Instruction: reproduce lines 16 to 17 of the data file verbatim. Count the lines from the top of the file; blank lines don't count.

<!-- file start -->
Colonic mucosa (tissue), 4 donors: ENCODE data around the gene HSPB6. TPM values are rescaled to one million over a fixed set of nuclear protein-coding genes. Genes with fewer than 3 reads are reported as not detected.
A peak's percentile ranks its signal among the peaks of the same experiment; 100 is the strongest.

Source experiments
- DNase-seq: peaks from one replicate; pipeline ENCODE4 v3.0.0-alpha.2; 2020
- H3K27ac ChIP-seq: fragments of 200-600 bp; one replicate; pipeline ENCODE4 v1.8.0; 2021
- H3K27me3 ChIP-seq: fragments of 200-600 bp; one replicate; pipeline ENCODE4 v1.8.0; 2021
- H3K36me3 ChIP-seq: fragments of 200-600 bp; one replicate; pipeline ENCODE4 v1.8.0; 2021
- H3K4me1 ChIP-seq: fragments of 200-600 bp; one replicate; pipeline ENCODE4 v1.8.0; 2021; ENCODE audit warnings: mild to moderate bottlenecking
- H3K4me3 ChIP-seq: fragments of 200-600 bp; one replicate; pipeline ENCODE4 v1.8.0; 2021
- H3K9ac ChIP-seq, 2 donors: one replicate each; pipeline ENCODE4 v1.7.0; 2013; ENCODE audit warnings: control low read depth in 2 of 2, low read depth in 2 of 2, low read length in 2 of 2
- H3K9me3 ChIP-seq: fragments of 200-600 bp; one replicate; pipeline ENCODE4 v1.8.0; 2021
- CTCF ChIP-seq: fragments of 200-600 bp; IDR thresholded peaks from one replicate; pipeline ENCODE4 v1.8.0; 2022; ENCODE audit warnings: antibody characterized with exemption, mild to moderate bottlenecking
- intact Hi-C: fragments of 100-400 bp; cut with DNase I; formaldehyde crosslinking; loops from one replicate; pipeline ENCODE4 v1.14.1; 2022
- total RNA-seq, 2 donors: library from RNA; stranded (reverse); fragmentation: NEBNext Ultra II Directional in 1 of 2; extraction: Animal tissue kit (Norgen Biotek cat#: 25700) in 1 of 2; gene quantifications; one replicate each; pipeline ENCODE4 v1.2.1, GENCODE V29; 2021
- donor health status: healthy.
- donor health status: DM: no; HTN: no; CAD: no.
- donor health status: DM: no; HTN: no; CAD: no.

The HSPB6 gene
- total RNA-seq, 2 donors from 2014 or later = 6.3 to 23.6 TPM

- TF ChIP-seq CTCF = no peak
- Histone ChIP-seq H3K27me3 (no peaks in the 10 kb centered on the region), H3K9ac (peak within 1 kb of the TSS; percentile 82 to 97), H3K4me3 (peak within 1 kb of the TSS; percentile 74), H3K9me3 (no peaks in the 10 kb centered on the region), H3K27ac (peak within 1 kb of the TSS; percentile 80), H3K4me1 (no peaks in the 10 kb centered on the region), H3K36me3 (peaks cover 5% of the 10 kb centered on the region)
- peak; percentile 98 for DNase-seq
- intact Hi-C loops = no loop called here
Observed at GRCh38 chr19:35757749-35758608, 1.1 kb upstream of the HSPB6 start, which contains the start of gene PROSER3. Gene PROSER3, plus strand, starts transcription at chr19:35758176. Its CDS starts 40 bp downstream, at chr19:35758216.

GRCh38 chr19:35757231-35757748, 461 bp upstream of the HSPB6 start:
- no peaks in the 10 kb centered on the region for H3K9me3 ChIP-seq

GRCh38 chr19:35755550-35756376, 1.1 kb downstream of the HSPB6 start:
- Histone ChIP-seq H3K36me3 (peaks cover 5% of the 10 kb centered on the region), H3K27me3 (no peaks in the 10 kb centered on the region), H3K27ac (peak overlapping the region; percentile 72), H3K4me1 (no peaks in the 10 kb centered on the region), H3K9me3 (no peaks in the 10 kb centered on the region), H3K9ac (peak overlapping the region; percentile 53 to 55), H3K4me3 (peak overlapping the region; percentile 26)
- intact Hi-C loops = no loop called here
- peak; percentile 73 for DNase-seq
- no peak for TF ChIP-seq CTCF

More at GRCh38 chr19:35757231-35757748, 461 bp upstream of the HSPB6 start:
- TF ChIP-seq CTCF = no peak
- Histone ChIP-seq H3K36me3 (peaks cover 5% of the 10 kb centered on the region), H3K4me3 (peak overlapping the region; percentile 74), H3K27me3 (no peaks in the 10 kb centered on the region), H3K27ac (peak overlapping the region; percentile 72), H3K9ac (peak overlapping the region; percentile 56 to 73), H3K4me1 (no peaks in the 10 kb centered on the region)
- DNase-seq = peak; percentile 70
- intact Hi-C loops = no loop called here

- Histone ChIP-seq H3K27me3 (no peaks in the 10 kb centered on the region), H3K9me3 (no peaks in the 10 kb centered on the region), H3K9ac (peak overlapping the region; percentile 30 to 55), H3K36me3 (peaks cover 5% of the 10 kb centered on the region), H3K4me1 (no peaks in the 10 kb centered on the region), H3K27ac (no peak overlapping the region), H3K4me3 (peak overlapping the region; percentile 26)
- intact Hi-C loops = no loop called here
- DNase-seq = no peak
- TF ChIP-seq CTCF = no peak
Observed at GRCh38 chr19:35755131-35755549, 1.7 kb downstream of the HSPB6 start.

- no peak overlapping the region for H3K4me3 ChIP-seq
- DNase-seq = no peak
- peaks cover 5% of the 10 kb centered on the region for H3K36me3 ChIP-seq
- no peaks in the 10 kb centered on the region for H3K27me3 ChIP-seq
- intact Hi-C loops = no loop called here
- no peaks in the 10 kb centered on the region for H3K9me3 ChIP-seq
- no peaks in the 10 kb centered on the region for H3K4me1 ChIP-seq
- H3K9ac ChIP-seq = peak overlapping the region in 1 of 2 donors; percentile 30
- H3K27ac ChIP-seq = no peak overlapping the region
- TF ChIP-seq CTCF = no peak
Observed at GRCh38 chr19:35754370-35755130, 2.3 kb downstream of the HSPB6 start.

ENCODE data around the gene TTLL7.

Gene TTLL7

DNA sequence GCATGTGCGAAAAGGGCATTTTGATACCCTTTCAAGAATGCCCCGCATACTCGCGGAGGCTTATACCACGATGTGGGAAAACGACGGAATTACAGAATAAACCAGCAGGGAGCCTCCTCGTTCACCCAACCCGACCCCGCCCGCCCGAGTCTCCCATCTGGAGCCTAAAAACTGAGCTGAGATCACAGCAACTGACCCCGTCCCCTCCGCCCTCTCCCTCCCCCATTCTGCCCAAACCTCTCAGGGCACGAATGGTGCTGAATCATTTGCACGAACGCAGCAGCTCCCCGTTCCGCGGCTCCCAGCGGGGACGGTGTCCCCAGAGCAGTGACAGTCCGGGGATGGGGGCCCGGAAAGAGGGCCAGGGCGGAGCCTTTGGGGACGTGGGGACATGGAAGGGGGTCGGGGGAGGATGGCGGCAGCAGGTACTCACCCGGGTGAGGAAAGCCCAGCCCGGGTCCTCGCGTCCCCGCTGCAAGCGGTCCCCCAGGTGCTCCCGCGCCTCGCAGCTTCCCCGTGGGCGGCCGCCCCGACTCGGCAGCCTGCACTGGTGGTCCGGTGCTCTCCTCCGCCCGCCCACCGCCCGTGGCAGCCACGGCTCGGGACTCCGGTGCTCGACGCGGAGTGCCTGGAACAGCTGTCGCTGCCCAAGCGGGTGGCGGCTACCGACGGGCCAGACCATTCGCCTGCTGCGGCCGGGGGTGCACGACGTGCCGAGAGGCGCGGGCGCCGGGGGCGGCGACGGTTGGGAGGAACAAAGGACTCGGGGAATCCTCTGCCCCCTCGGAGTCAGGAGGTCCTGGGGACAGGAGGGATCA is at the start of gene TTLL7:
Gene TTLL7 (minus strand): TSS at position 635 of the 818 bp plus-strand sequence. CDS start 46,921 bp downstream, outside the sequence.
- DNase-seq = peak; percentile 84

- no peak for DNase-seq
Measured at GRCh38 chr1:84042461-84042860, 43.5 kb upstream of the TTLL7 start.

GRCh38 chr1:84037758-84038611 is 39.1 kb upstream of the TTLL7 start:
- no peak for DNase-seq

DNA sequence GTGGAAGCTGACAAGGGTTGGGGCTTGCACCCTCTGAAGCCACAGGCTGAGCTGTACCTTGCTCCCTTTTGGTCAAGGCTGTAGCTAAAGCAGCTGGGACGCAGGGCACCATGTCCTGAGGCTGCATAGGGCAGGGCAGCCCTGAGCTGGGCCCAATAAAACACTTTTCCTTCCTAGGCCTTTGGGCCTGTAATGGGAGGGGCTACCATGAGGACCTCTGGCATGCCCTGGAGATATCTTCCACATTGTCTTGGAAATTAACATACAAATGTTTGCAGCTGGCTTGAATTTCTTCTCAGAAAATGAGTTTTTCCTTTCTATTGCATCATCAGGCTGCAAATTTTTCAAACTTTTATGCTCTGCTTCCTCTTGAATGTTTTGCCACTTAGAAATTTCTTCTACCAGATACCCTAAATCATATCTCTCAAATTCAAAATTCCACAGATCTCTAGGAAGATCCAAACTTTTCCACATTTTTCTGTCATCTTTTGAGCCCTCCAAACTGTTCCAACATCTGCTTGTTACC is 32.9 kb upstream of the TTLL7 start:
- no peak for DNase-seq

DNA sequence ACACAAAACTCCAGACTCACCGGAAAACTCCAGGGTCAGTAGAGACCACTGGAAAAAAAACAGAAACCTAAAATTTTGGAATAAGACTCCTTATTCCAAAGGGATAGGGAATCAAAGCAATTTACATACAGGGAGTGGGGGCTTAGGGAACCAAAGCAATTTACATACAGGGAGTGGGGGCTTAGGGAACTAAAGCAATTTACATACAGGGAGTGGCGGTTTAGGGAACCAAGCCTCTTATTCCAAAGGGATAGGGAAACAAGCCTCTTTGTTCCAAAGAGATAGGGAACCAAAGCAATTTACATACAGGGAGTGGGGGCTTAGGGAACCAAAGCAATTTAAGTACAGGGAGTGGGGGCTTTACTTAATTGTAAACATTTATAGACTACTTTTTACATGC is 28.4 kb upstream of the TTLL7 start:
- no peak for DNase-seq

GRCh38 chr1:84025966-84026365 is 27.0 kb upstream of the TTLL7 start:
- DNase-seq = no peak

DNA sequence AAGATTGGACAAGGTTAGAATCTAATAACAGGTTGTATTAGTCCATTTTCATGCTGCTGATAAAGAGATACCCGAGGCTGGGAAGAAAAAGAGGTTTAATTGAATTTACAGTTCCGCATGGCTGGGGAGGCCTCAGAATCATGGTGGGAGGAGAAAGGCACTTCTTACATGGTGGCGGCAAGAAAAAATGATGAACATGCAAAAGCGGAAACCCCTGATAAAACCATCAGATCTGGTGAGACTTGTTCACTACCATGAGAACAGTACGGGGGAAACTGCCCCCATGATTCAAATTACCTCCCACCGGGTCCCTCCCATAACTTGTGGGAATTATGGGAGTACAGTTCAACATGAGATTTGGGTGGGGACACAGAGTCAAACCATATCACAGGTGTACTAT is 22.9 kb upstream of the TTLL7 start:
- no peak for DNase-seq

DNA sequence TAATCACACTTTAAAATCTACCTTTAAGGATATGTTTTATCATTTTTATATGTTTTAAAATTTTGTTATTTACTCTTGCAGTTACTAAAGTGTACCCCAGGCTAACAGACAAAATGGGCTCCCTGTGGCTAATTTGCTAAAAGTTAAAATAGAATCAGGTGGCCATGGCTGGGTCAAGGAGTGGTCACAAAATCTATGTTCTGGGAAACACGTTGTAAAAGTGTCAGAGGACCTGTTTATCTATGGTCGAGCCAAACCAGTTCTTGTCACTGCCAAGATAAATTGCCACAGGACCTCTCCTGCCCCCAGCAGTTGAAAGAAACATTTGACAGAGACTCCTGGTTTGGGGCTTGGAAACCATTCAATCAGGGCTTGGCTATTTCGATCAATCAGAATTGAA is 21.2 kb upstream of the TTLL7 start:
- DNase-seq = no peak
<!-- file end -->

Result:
- donor health status: DM: no; HTN: no; CAD: no.
- donor health status: DM: no; HTN: no; CAD: no.